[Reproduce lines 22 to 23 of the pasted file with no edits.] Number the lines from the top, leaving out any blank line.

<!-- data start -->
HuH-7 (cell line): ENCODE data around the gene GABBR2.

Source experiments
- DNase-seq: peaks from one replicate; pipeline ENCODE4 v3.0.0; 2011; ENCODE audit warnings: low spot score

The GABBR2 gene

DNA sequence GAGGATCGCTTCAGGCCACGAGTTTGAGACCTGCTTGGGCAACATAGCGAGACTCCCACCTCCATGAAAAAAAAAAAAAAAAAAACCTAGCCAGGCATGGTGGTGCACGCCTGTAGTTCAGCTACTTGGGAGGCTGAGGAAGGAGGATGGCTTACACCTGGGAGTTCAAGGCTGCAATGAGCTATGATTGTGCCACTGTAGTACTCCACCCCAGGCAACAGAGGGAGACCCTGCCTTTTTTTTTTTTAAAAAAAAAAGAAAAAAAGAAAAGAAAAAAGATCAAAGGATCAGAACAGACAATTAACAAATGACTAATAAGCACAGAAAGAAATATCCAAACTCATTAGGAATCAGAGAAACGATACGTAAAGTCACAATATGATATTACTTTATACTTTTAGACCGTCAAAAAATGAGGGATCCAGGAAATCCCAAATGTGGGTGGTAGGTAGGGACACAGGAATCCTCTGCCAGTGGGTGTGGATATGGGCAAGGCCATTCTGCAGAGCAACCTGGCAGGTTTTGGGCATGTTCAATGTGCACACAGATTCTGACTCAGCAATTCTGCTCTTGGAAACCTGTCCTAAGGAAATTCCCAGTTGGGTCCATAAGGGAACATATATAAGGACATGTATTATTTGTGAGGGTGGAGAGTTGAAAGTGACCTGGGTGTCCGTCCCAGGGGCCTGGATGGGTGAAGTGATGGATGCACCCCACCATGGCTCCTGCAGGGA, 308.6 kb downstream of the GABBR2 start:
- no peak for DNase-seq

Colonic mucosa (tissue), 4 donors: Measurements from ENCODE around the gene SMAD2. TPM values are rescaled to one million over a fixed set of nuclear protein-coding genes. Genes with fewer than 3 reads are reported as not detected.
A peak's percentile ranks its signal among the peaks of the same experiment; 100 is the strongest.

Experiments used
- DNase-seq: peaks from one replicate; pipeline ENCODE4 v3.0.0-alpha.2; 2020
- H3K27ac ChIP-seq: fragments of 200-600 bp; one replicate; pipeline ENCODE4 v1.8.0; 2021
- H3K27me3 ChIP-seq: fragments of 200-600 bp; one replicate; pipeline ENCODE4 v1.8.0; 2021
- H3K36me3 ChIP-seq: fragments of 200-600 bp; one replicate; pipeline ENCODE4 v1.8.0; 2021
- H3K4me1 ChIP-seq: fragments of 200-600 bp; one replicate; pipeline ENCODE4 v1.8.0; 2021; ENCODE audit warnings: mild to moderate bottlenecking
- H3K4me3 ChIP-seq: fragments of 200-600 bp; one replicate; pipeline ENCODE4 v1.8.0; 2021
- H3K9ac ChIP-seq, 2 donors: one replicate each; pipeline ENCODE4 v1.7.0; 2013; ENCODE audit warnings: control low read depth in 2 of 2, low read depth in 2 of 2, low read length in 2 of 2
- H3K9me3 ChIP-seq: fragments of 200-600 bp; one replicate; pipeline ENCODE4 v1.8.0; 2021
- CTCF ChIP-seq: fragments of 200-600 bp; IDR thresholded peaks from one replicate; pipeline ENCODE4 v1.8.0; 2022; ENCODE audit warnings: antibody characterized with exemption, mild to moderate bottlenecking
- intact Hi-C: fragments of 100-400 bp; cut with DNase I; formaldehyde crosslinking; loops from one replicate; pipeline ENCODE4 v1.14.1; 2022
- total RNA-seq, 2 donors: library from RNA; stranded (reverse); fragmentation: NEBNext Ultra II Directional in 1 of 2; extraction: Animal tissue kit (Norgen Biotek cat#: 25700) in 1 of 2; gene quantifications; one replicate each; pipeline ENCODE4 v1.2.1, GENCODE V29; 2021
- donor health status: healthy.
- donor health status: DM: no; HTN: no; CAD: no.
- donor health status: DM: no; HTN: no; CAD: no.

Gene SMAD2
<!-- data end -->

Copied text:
- donor health status: DM: no; HTN: no; CAD: no.
- donor health status: DM: no; HTN: no; CAD: no.